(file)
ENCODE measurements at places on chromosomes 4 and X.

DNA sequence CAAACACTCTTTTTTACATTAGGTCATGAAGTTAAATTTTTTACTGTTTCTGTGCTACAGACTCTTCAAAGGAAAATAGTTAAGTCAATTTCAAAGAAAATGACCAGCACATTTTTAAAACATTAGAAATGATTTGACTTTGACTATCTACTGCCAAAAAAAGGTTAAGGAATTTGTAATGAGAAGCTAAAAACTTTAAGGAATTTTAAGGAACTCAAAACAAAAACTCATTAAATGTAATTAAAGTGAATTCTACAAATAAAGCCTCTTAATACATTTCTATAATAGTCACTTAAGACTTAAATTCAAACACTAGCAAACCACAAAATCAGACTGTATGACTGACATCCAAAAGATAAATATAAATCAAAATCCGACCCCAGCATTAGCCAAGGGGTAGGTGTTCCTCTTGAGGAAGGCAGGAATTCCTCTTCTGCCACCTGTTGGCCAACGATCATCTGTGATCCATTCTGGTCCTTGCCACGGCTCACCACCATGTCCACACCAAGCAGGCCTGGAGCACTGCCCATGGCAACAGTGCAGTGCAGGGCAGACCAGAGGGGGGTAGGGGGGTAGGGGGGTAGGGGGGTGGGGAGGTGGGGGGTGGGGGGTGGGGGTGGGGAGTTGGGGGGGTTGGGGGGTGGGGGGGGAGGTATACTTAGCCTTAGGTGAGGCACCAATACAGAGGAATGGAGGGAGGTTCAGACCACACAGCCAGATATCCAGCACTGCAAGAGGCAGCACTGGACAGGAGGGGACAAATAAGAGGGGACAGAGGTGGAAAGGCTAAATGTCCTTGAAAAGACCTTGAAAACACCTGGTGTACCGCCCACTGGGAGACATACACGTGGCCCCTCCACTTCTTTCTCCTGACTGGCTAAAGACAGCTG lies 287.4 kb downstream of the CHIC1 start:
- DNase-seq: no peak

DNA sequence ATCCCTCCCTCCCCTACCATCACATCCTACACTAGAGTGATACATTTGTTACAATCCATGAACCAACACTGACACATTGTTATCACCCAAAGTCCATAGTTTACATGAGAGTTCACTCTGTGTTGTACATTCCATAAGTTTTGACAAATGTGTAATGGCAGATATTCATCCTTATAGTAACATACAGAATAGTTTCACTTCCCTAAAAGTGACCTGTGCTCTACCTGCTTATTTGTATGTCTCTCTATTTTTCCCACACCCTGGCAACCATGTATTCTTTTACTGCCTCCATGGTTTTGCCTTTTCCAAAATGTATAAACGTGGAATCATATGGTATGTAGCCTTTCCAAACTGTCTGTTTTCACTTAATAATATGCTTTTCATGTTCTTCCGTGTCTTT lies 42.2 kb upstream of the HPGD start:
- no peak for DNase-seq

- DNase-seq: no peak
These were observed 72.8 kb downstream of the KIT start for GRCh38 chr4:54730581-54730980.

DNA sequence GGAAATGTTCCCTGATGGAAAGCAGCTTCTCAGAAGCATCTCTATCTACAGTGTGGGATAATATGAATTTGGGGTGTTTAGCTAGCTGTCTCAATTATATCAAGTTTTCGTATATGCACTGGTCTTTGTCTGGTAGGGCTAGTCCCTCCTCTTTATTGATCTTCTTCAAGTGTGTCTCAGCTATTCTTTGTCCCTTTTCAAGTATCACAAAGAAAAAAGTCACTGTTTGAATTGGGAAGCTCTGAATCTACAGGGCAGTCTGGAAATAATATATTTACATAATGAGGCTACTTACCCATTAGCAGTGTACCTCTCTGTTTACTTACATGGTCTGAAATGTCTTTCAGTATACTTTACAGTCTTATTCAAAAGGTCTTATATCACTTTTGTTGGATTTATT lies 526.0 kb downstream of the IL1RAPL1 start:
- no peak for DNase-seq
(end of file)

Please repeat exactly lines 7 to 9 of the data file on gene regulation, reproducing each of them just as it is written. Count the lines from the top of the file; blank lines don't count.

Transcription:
These were observed 72.8 kb downstream of the KIT start for GRCh38 chr4:54730581-54730980.

DNA sequence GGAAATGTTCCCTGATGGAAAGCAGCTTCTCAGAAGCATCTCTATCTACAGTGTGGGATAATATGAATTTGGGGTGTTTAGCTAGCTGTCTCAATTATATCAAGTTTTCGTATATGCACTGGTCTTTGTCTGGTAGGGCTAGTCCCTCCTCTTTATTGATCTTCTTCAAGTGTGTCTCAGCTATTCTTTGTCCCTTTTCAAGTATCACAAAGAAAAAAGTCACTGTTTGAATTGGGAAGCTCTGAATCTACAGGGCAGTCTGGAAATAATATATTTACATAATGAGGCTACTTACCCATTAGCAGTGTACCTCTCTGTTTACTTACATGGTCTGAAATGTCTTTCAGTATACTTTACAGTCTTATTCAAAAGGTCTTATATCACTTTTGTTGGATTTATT lies 526.0 kb downstream of the IL1RAPL1 start:
- no peak for DNase-seq